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History - 2. Historical Summary

1. How the Huguenots got their name
2. Summary of their history from Calvin to the Great Elector of Brandenburg
3. The Huguenots in France - the French Reformation
4. The French Reformer John Calvin
5. The Massacre of St. Bartholomew's Day - the first pogrom in modern times
6. From the Edict of Nantes 1598 to the Edict of Fontainebleau 1685
7. The Flight of the Huguenots
8. Maps

From Calvin to the Great Elector of Brandenburg

1509-1564John Calvin, French reformer
1559The first national synod of the Reformed Protestants of France, held in Paris
1562-1598The French Wars of Religion
23. August 1572The Massacre of St Bartholomew's Day in Paris
13. April 1598Promulgation of the Edict of Nantes by the French King Henry IV
28. Oktober 1626The fall of the citadel La Rochelle, the last Huguenot stronghold
1681The beginning of the "dragonnades", forced conversion by billeting troops on the Protestants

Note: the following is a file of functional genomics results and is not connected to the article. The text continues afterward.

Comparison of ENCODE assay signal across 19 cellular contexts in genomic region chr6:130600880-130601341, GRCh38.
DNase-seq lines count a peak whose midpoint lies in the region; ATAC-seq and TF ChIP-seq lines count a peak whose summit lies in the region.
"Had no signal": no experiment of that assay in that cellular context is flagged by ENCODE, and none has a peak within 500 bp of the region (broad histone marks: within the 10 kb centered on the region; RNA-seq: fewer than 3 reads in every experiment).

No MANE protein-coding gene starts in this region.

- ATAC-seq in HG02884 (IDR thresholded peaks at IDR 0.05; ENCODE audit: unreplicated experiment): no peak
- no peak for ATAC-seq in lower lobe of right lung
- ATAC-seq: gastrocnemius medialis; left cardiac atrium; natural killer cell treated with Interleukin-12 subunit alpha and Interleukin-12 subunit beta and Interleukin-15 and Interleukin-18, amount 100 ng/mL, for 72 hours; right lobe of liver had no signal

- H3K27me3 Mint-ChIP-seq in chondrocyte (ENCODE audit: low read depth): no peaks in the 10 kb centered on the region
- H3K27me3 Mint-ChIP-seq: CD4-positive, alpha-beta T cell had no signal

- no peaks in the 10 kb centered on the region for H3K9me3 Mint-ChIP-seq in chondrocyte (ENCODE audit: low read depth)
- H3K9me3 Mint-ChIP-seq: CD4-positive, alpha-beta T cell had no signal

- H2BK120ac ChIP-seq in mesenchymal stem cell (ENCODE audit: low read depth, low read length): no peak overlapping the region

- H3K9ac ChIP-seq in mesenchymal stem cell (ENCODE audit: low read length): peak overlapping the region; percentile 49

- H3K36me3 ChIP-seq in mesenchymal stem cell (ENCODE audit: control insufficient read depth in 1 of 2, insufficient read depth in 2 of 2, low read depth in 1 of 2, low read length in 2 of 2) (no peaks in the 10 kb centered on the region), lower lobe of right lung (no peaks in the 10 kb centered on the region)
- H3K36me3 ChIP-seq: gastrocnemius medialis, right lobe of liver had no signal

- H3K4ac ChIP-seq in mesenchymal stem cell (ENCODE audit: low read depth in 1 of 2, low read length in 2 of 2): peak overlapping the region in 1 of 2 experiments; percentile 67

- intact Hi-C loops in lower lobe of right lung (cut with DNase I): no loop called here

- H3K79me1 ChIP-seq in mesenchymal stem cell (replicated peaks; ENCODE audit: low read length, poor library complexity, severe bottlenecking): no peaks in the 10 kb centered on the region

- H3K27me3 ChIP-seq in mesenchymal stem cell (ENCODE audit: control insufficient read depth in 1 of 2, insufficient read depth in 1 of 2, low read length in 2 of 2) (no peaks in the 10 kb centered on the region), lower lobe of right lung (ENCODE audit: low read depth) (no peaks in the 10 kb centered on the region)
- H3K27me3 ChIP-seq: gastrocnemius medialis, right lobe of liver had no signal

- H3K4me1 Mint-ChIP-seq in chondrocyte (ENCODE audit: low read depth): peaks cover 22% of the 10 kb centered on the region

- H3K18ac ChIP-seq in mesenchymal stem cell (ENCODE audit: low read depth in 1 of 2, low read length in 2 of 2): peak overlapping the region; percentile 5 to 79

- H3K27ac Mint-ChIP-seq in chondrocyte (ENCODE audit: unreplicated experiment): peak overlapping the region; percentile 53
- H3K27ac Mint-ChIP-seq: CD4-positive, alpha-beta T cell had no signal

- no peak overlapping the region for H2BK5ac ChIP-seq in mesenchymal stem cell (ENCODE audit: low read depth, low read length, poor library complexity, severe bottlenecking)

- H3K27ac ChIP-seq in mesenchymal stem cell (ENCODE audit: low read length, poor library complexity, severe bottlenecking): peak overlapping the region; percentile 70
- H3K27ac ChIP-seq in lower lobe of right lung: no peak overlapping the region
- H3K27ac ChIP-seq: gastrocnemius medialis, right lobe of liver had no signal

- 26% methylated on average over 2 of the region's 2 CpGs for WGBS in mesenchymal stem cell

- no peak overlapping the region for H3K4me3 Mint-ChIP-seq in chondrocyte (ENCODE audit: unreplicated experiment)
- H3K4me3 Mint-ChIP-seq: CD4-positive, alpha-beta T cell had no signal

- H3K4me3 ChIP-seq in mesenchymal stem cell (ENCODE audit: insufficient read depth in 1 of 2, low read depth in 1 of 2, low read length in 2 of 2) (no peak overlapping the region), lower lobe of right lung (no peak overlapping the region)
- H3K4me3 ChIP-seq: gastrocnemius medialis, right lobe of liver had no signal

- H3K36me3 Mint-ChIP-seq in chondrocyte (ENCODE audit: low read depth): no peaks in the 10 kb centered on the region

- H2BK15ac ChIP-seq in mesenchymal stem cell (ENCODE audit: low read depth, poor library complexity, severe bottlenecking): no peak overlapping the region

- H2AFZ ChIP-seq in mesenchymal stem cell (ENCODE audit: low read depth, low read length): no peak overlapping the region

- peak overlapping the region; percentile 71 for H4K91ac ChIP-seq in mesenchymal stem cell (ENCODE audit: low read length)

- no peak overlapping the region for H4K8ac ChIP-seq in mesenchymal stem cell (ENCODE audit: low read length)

18. Oktober 1685Revocation of the Edict of Nantes by the French King Louis XIV and the flight of around 200.000 Huguenots
29. Oktober 1685The Edict of Potsdam issued by the Great Elector Frederick William of Brandenburg

Huguenots in Germany

Approximately 44.000 Huguenots came to Germany, to Protestant states:

Brandenburg-Prussiaapprox. 20.000
Hesse-Kasselapprox. 3.800
the Rhein-Main regionapprox. 3.400
the Palatinate and Zweibrückenapprox. 3.400
Franconiaapprox. 3.200
Württembergapprox. 3.000
Hanseatic citiesapprox. 1.500
Lower Saxonyapprox. 1.500

Others went to Baden-Durlach, the Electorate of Saxony (Leipzig and Dresden), the Saarland (Ludweiler in Warndt), to Thüringen, Mecklenburg, Anhalt, Lippe-Detmold, Danzig, Neuwied, Waldeck and the principality of Berg, etc.

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